PR and advertising firms are adopting names such as “PANKs” and “mansumer” for consumer segments they want to highlight because of their increased decision-making and purchasing power in a changed economy.
Leslie Gaines-Ross, chief reputation strategist at Weber Shandwick, says a lot of marketers of household products seem to almost exclusively target moms, yet fail to speak to what she calls PANKs (Professional Aunts No Kids), a term to describe women who don't have children of their own but yet as aunts or godmothers have strong bonds with children.
The term was first coined by Melanie Notkin, founder of Savvy Auntie, a multi-platform lifestyle media company. In a survey with Savvy Auntie, Weber found 23 million Americans are PANKs, and that during the past year they spent an average of $387 on each child in their lives, and 76 percent spent more than $500.
Forty-five percent give gifts to parents that help them provide for their children, and 43 percent buy things for kids parents won't buy. More than one in three (34 percent) even expect to help pay for a child's education.
Collectively, PANKs spend $9 billion on children every year.
The research shatters stereotypes of the childless woman focused only on her career, says Liz Rizzo, SVP, reputation research for Weber.
“PANKs are buying more than gifts for birthdays and holidays – they are involved in these kids' well-being. The world is expensive and it takes a village for kids to be provided with important things in life,” Rizzo says. “These women feel they have been overlooked and [advertisers] need to acknowledge and engage them.”
Early in the New Year, Weber Shandwick will release a survey examining the women of social media and their demographic profile, as well as another on home-centric and home-loving consumers.
Corporate communicators and PR pros agree there are all kinds of ways to slice and dice the modern consumer. Even the massive “mommy” segment is being dissected using the blogosphere as a guiding post.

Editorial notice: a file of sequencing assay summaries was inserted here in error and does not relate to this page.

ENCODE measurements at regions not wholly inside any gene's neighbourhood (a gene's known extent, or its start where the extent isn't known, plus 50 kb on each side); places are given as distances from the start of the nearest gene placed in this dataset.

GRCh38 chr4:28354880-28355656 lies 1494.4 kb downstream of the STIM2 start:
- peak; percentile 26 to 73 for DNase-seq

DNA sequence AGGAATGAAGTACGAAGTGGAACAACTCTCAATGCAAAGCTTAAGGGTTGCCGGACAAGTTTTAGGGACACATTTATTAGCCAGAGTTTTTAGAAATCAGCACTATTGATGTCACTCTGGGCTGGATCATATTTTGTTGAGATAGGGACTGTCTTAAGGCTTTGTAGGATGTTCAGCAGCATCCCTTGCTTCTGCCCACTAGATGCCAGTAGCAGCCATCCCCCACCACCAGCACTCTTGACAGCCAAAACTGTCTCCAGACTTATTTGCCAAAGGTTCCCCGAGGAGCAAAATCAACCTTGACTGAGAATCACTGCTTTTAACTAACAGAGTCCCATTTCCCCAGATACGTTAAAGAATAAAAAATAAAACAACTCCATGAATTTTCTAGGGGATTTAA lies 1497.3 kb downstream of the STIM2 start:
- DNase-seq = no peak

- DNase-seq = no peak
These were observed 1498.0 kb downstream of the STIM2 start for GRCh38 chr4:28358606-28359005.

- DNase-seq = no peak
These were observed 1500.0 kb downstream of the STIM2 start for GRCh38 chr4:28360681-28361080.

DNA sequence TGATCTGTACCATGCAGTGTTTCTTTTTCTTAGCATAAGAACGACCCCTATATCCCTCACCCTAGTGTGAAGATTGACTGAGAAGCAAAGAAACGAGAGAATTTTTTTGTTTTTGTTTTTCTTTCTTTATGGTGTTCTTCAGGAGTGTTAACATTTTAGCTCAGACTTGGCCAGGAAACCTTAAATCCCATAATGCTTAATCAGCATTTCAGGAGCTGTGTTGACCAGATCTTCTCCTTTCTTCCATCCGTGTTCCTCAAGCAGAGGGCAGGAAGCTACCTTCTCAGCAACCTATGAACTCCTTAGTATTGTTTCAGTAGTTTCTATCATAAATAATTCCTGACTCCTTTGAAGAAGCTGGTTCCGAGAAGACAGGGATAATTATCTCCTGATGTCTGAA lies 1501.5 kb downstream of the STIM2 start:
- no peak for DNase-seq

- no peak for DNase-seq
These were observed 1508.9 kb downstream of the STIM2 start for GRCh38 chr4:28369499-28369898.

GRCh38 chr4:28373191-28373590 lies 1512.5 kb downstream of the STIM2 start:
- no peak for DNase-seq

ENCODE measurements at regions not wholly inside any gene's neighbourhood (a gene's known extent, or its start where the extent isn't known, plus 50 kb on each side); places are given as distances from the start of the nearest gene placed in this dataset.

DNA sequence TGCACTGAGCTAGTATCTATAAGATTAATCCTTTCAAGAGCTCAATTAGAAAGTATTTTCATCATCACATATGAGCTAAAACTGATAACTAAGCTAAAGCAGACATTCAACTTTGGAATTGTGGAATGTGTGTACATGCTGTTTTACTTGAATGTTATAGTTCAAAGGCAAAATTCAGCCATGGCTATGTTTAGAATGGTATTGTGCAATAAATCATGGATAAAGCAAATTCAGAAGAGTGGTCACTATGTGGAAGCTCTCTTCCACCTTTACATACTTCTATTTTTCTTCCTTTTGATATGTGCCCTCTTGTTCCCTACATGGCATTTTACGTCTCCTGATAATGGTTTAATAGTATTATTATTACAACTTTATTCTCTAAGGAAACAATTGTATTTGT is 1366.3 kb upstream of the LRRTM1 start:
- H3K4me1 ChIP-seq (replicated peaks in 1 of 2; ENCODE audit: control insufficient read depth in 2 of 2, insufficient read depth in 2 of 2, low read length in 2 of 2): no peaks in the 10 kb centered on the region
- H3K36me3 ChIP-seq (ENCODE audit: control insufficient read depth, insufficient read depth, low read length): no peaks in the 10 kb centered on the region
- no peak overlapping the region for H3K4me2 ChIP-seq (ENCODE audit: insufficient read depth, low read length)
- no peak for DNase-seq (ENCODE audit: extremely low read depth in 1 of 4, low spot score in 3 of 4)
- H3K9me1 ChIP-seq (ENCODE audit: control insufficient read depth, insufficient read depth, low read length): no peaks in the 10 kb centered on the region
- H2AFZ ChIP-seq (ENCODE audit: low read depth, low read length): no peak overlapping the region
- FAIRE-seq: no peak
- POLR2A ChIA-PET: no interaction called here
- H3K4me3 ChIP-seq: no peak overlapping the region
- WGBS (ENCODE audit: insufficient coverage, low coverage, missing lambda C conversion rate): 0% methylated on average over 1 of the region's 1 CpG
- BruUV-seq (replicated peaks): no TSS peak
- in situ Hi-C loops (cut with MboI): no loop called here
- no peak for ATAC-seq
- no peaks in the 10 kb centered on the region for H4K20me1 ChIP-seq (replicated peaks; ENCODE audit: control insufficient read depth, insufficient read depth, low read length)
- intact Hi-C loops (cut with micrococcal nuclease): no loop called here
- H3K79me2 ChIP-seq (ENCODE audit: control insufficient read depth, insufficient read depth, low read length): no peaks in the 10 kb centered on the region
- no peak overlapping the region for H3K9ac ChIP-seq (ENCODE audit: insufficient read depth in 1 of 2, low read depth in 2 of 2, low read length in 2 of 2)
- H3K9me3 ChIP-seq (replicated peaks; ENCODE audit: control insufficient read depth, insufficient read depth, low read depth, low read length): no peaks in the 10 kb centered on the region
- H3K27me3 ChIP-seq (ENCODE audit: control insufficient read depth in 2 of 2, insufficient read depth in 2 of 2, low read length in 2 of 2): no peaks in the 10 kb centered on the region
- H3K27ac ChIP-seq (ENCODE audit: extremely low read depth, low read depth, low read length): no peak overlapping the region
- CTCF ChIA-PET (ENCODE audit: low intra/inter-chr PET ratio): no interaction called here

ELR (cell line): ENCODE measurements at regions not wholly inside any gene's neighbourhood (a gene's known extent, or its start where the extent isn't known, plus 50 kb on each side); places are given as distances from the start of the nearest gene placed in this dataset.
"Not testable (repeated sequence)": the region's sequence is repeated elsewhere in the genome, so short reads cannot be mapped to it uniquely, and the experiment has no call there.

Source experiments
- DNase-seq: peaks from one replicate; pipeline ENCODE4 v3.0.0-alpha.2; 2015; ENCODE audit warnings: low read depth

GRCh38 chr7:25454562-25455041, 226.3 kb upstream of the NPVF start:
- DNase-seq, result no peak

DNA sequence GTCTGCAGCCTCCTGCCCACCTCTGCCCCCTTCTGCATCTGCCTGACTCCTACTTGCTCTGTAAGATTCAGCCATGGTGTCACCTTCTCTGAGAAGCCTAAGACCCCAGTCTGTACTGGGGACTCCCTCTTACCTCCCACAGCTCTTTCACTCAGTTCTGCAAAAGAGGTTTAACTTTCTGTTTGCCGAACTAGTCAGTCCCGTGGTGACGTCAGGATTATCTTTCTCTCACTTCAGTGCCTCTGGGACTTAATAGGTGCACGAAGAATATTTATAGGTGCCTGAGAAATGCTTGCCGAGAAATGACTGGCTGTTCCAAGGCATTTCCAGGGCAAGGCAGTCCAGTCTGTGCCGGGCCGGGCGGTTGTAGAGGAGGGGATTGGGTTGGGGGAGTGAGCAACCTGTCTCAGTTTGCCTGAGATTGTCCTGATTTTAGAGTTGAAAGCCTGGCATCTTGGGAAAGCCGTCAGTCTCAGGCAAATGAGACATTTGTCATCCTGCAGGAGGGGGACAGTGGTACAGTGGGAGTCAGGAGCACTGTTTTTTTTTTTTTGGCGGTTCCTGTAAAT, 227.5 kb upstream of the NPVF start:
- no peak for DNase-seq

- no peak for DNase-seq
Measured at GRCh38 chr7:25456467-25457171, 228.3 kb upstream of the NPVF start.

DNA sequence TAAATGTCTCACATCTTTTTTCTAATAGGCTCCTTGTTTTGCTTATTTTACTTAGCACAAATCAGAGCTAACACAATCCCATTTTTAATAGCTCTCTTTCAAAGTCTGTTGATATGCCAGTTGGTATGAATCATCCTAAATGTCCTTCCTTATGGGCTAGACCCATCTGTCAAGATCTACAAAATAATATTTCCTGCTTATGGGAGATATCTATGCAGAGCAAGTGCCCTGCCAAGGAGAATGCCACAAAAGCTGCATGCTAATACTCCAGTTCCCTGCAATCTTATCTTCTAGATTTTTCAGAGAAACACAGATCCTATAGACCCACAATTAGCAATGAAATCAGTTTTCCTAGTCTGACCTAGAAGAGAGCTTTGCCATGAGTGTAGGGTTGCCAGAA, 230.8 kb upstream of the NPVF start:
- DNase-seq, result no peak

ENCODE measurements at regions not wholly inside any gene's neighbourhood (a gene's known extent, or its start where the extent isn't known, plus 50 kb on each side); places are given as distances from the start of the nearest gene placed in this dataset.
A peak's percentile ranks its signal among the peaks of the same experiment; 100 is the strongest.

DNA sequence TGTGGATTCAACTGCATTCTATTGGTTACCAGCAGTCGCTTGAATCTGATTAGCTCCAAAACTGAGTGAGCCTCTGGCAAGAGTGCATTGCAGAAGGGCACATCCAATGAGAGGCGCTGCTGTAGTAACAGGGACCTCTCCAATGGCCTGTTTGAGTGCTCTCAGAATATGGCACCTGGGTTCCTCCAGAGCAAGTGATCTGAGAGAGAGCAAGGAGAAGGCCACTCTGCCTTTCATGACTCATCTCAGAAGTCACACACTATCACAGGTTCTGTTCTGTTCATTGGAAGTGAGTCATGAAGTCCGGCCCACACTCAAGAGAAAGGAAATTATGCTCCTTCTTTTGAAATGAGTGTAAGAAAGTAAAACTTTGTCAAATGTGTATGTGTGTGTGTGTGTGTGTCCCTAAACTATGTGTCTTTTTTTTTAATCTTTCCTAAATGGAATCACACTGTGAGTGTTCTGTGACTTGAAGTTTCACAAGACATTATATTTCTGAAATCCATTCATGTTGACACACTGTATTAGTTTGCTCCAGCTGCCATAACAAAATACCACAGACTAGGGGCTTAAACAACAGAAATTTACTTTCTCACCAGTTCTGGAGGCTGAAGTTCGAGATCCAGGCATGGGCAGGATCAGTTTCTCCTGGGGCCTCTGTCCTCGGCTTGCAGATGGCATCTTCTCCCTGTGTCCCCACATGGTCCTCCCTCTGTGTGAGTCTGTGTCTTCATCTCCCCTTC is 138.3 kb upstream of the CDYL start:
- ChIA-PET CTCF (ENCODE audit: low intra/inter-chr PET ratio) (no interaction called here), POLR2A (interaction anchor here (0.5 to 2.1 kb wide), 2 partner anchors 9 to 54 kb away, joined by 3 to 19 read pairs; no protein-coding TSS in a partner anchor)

Kenja Purkey is marketing director of The People's Federal Credit Union and a blogger at grandnewmom.com, her view of parenthood as a forty-something woman with grandkids older than her new baby.
“As a full-time marketing professional, I grapple with these [segmentation] questions every day,” says Purkey. She says marketers need to ask questions like, “Is it OK to ‘just' target moms? Do we need to focus in even further on the type of mom who is most likely to use my company's services? And what does that mom look like?”
“There are special needs kids mommy bloggers, green mommy bloggers, stay-at-home mommy bloggers, working full-time mommy bloggers, vegan mommy bloggers, mommy bloggers raising their American kids in other countries,” she says. “The type of pitches that would appeal to a green or vegan lifestyle mommy blogger might not appeal to the majority of other mommy bloggers.”
Not to be left out, the modern male consumer is also being segmented in new ways.
While the Weber Shandwick/Savvy Auntie survey focused only on PANKs, male equivalents of the category include Puncles, guys who don't have kids but are involved uncles or godfathers, and Guncles, gay, childless males also with strong bonds with the kids in their lives, says Savvy Auntie founder Melanie Notkin.
In its 2013 Retail Trends Report, BPN, the global media agency network within IPG Mediabrands, identified the rise of the “mansumer,” men who are the chief buying officers of their households, a by-product of flipped gender roles caused in part by the recession.
Unemployment at the height of the recession was more than 2 percent higher for men than women. “Even in their return to work, they have taken lesser jobs or jobs that don't deliver the same kind of financial rewards,” says Liz Ross, president of BPN North America and co-author of the retail report. “That has meant they have had to be more responsible for the household and equally split the duties with their wives.”
Whether by choice or necessity, the report found four out of 10 men are now the primary grocery shopper in the household, and 44 percent of them say they equally share in housecleaning.
“On the PR side, retailers have to change the language they use. Men are not as tolerant of fanciful language as women,” says Ross. “We'll see a diminished use of the phrase, ‘How can I help you?' - a very female-focused introduction - versus ‘What do you need to get done?,' in recognition that a man walks into a store knowing what he wants to buy.”
She says that, to be more effective marketers, companies need to identify the new characteristics of their target markets.
“From a marketing standpoint, we've been lazy. We've been able to ascribe gender roles and rely on other historically accurate or easy categorizations for groups of people,” says Ross. “It is not that people have changed, it's just that our roles have changed.”
“We have to be willing to go a level deeper,” she concludes.